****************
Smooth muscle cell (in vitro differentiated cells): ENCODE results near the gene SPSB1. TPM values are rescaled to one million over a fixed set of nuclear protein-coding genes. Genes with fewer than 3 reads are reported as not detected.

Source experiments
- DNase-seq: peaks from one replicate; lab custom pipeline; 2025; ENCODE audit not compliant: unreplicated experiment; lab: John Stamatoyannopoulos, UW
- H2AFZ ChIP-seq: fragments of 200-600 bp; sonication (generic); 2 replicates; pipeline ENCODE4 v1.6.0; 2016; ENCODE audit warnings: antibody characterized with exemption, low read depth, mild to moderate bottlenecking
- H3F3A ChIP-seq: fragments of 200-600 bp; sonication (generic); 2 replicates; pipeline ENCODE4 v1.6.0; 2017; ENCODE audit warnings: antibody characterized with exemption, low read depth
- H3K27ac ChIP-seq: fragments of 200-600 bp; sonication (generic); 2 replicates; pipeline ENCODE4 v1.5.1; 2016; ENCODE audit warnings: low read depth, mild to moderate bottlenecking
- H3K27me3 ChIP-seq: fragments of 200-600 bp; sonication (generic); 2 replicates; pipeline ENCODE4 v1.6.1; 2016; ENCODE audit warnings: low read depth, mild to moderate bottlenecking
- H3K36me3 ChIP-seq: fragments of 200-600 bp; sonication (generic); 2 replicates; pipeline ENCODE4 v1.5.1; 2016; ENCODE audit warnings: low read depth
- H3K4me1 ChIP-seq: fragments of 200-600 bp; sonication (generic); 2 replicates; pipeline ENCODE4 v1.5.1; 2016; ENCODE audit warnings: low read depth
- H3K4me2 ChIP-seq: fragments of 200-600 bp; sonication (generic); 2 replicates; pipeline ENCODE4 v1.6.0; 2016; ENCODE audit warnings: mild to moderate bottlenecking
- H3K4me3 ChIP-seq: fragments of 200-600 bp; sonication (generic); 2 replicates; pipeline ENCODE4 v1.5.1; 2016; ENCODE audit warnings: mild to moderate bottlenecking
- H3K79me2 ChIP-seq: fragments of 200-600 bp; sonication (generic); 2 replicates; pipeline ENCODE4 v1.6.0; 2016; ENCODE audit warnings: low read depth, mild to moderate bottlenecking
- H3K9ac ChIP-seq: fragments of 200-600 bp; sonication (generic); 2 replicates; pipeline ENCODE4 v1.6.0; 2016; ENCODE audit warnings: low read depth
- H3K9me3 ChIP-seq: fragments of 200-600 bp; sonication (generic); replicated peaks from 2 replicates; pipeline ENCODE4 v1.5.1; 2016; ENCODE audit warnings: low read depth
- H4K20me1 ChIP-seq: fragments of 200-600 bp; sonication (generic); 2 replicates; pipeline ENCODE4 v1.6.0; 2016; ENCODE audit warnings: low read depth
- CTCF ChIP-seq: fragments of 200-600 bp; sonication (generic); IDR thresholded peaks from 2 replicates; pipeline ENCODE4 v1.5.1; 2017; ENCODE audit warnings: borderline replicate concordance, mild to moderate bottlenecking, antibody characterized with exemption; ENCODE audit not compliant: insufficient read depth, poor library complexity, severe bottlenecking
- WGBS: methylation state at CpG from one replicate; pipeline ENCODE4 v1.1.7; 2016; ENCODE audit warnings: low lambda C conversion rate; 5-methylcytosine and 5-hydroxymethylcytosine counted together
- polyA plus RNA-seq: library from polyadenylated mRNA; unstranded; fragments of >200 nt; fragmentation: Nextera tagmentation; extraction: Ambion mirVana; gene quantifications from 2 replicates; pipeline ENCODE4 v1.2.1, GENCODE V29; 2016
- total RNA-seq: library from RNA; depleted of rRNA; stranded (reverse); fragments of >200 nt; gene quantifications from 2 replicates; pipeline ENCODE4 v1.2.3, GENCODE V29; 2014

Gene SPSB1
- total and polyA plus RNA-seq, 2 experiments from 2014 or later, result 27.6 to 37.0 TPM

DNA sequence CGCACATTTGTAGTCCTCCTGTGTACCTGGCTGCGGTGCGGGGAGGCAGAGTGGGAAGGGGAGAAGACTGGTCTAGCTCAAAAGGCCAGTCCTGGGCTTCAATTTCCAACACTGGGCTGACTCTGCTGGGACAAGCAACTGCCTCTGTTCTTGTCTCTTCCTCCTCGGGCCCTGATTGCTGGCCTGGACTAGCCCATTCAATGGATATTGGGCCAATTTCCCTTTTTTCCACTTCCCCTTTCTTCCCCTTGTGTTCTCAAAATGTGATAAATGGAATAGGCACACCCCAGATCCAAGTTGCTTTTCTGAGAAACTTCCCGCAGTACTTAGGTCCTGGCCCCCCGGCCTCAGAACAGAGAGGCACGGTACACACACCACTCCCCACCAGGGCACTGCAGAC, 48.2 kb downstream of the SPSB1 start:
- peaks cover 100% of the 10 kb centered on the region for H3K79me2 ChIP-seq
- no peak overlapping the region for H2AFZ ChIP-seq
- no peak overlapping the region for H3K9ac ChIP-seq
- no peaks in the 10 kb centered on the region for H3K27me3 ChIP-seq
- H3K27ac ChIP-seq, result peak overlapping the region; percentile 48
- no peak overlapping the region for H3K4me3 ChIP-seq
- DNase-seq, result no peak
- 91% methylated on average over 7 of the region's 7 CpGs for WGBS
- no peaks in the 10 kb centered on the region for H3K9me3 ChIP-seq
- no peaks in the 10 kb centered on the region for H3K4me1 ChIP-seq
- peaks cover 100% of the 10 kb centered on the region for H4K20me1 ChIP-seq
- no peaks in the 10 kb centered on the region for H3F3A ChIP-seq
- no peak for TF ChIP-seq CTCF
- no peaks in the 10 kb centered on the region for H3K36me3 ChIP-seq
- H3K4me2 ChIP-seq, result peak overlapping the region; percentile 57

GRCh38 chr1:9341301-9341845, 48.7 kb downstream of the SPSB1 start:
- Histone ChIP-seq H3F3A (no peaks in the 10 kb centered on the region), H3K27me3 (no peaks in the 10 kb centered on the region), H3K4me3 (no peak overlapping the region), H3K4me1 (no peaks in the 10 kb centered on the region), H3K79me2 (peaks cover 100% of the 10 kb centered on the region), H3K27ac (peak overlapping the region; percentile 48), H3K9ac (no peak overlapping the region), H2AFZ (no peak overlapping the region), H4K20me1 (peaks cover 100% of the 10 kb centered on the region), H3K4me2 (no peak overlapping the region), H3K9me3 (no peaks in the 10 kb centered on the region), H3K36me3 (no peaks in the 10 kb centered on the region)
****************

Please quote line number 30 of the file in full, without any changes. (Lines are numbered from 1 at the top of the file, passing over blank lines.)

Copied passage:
- 91% methylated on average over 7 of the region's 7 CpGs for WGBS